As the UC Regs adopt the language of permissions, on the face of it, U&O would only be covered if it can be analysed in terms of option (3) above i.e. that the landlord is entering into some sort of agreement to permit the ongoing occupation subject to the payments without creating a tenancy and without prejudice to their subsequent ability to take possession action to recover the property without notice.

However we do have something of a reprieve which is provided by guidance which encourages U&O to be treated as rent without engaging in this sort of analysis - see

Ultimately in practice, it seems to be that if you can provide UC with something from the housing association referring to the payment of use and occupation charges and ideally using a word like “agreement” or “temporary permission” then UC should pay up.

(Oh and this is to skip over all the stuff about whether it is correct that the client can’t succeed, the impact of probate and estates and so on. We are starting from the premise in the post which may or may not be correct that the mother’s tenancy is no more. There is some further discussion of the other aspects in this thread -

[ Edited: 4 Nov 2021 at 11:54 pm by Elliot Kent ]
Pete at CAB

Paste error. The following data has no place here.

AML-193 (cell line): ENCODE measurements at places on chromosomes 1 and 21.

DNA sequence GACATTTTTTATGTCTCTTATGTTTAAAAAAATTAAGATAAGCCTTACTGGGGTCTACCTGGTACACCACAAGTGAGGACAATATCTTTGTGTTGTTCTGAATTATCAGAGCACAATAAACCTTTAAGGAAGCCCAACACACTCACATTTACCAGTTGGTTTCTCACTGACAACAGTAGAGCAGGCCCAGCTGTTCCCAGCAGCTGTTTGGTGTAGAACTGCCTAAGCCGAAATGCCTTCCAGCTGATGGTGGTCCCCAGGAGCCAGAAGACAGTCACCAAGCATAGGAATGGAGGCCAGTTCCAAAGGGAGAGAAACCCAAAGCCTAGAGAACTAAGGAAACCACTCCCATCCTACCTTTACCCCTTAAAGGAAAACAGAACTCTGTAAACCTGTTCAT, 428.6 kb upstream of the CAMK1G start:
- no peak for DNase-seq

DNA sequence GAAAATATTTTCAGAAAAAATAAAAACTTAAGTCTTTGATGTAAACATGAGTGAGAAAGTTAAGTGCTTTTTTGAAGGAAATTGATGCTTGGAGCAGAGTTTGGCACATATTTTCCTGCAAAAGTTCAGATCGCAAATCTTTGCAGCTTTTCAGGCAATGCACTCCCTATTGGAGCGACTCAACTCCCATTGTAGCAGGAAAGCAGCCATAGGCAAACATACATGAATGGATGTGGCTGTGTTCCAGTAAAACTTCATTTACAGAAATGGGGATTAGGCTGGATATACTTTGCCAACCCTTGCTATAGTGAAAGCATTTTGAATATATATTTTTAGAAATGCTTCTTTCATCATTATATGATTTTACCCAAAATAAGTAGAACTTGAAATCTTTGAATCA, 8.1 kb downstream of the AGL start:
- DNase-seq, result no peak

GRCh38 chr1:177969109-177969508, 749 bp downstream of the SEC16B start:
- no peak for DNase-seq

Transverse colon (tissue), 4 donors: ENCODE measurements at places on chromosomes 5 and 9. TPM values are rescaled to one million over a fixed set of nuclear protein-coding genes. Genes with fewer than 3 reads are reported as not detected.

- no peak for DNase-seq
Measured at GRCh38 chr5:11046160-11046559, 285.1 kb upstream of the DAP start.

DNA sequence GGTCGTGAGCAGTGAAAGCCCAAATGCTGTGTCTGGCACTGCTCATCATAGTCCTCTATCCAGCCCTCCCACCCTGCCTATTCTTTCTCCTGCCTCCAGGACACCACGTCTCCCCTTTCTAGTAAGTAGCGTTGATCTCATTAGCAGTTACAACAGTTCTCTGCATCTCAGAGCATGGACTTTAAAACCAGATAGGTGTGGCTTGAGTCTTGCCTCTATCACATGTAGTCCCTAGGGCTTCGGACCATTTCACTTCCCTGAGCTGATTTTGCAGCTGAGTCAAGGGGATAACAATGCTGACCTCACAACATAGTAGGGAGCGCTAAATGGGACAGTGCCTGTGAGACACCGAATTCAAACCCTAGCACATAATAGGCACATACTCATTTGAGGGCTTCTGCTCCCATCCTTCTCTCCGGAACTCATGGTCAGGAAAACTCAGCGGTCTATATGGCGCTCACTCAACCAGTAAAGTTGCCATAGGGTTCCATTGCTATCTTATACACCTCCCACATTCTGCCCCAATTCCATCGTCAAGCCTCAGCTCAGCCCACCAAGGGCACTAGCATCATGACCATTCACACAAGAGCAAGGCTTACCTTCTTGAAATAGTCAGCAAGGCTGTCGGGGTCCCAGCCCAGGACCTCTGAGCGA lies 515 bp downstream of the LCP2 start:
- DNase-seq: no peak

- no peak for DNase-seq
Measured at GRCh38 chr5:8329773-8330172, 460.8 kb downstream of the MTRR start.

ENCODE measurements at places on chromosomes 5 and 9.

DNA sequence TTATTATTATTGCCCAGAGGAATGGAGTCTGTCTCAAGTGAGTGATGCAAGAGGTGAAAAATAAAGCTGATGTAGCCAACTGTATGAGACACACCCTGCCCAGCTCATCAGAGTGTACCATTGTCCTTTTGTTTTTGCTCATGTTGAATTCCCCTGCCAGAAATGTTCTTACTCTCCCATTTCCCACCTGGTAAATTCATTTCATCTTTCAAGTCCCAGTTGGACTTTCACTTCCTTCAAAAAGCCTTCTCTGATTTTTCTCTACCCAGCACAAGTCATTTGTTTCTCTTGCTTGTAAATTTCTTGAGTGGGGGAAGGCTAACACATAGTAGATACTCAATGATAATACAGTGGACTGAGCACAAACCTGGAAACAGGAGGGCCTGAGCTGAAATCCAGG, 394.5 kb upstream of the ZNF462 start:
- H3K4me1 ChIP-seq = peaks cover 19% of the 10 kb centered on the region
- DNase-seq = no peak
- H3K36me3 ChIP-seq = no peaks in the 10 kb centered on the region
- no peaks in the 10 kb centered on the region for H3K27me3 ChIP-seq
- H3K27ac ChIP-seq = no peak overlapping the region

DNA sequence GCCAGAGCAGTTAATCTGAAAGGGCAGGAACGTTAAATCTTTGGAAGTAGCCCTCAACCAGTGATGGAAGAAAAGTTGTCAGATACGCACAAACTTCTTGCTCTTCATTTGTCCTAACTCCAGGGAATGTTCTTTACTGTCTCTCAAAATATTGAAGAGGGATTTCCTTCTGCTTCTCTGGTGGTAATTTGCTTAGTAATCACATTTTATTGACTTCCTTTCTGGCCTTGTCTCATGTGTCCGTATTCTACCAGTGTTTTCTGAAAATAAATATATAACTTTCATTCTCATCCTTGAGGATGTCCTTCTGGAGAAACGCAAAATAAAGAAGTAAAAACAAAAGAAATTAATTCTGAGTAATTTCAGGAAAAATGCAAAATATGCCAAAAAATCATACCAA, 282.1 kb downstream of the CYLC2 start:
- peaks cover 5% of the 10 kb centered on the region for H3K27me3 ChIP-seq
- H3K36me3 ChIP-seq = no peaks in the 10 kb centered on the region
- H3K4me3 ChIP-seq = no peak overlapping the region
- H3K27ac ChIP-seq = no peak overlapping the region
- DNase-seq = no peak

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Childrens Centre Adviser, CAB, Camborne

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Whilst waiting for words of wisdom I managed to contact the cl who says he has just such a document as Elliot suggested and which he will upload to his UC account.

I also spoke to our very helpful Vulnerable Customer Lead at the local Jobcentre and was told that as the cl is an HA tenant there was some contact with the HA to confirm the tenancy. This came back as negative (which is of course perfectly true) and I wonder if this situation is an unintended consequence of some sort of automated checking system?

Timothy Seaside
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I’d expect the contact with the HA to be through the Landlord Portal in the form of a verification request (a “Confirm tenancy details” to-do). The first question is “Is this person your tenant and liable for rent at this address?” When you click “no” you get a text box to explain why you’ve said that. Then you are asked, “Are you accepting other charges (use and occupation)?” If you tick “yes” then the verification goes on as if you’d ticked “yes” to the first question.

So it’s a little surprising that the landlord has effectively rejected this request. Having said that, in a large HA I can see that there might be a lack of communication between whoever does the verifications and whoever has granted the licence (with all the caveats and reservations I’ve previously expressed about the true legal situation). The housing officer may have given them a piece of paper, but it may not be reflected on the system (and it may be the system that is legally correct).